Check out the great, sparkly coverage.

Here’s my girl gingerbread woman. Her buttons are in moss green, and she got Pastel pink glitter cheeks, courtesy of some Glue Dots.

I needed some accent pieces for my garland. I took some plain wooden spools from the craft store and wrapped them with Scor-Tape.

I removed the paper liner, and spread on some moss green Jewel glitter. Love this! I know I’ll be doing this again. By the way, after all the use of the moss green glitter, I still have 3/4 of a tube left. A little truly goes a long way.

Look at those towers of glittery goodness.

But I didn’t stop there. Gingebread men/women are cookies, right? So naturally, I needed to add some cookie cutters. I didn’t want them to be jealous, so of course they got glittered too.

For this job, I decided to use Glossy Accents. I used Halo Gold and a mix of ultra fine and medium Crystal. Here’s the Cyrstal mix.

And here’s the Halo. I think I like this one better.

Here are some glamour shots of the finished banner. Phew, that took a while.

By the end of my crafting sessions, I was covered in glitter and so was my craft area. But it was so worth it. I loved all the variety of the Stampendous glitter, and then it could be used on so many different surfaces. It also worked well with different adhesive, whether it was liquid, tape or glue dot.

Stampendous glitter is available individually in small jars (4.5 grams) and large jars (15 grams) as well as glitter kits.

Pros:

  • Lots of variety in color, type and size of glitter, whether you want opaque coverage or something more subtle.
  • Can be used on multiple surfaces and with multiple types of adhesives.
  • Adds a great sparkle to all projects.
  • A little goes a long way, so even with the smaller jars, it will last you awhile.

Cons:

  • Like all great crafts, it can get a little messy.
  • You’ll want to glitter anything that sits still long enough.

Have you tried Stampendous glitter? What’s your favorite type? What do you like to glitter?

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Vendor Review & GIVEAWAY!: Sizzix Texture Boutique Embossing Machine by Ellison


I could be late jumping on the Sizzix Texture Boutique bandwagon, but better late than never! This little cutey is fun. It’s an embossing machine only, and easy to use. It joins the Sizzix machine family with “siblings” – BigKick, Big Shot, Sidekick, Vagabond and eclips machines.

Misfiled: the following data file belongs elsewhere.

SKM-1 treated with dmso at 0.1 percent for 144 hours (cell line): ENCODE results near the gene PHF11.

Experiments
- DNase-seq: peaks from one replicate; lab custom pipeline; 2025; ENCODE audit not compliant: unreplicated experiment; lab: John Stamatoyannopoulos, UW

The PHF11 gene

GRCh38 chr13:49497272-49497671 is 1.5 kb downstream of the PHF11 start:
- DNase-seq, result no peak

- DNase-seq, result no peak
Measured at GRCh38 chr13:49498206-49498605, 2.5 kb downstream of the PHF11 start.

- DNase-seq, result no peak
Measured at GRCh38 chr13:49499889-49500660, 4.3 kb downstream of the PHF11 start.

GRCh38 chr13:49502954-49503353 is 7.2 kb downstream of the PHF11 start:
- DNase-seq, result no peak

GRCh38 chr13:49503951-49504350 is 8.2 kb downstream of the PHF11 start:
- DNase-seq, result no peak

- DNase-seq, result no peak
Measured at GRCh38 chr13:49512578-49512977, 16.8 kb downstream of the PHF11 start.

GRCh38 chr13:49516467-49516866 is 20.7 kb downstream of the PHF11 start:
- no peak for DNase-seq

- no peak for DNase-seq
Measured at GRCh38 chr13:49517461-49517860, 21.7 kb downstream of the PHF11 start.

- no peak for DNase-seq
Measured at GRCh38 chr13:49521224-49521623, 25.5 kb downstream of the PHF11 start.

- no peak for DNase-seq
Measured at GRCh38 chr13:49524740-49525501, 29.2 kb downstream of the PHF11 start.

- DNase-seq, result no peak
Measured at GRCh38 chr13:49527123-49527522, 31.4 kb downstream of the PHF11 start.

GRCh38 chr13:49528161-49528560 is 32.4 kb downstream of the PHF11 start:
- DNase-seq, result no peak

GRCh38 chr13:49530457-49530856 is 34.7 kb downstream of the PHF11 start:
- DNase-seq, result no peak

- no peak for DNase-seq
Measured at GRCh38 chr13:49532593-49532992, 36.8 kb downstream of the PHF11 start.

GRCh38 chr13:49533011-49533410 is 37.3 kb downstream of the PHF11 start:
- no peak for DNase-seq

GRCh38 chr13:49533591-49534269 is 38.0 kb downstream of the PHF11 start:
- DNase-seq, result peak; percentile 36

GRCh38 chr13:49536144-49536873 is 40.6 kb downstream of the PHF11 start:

There’s a small task of assembling the handle, and the manufacturers have so kindly included a screwdriver with it. So, you could get busy with your machine soon after you purchase it, like in the check out line or in your car if you can’t wait.


The machine comes with two embossing plates and a Mylar shim. You have to buy your patterned embossing folders separately. I was sent these two designs to test, the Elegant Vine and Flair set.


The instructions are so simple to follow, and as a bonus, the steps are on a sticker placed right on the embossing pads. Very convenient!

When you run your plates through the machine, you may have some oily residue appear on the side. It’s from the inner workings of the machine, as you can imagine. After a few sets of cards, you’ll stop seeing it.

Materials Tested

Construction paper and copy (textweight) paper: easy to run through the machine, totally embossed, but thin paper leads to cracks or tears.

Cardstock, including Core’dinations Color Core Cardstock: Very sturdy paper that gives resistance when you’re cranking it through the machine, but great detail from the embossing plates.

Newsprint: So, I had an idea, but this is extremely thin paper and because I actually used the newspaper, the details were lost amidst the printing.

Vellum: Thin material, of course, but I liked the soft quality. Very easy to emboss.

Heavy-duty aluminum foil: Really liked how this turned out. The details come out so well and reminds me of tin ceiling tiles.

Everything turned out as expected, except the newsprint. I bet there’s still a way to salvage them!

Naturally, I made some cards – the texture helps step up your creations.

These people are really my relatives…

 

Lots of texture!

 

Simple and elegant

I used the vellum on glass jars and turned them into candle holders.

 

And look what happens with the foil on the glass jars! This was a neat application!

Pros:

  • Easy to store, or cute enough to leave on your work surface
  • Quick to assemble
  • Simple to use
  • Other embossing plates may be compatible

Cons:

  • Wish there was some storage for the plates and shim
  • Only for small paper (4-1/4″ x 5-1/2″)
  • Embossing plates (designs) may sell out quickly

Texture Boutique comes as a “machine only” or in a “beginner kit”. The machine only retails for approximately $30.00, while the beginner kit costs around $50.00. The difference in price seems worth it to me. You receive embossing folders, a variety of crafting materials and an idea booklet. Embossing folders come as singles, pairs or sets and can range from $8-$14 online and at craft stores.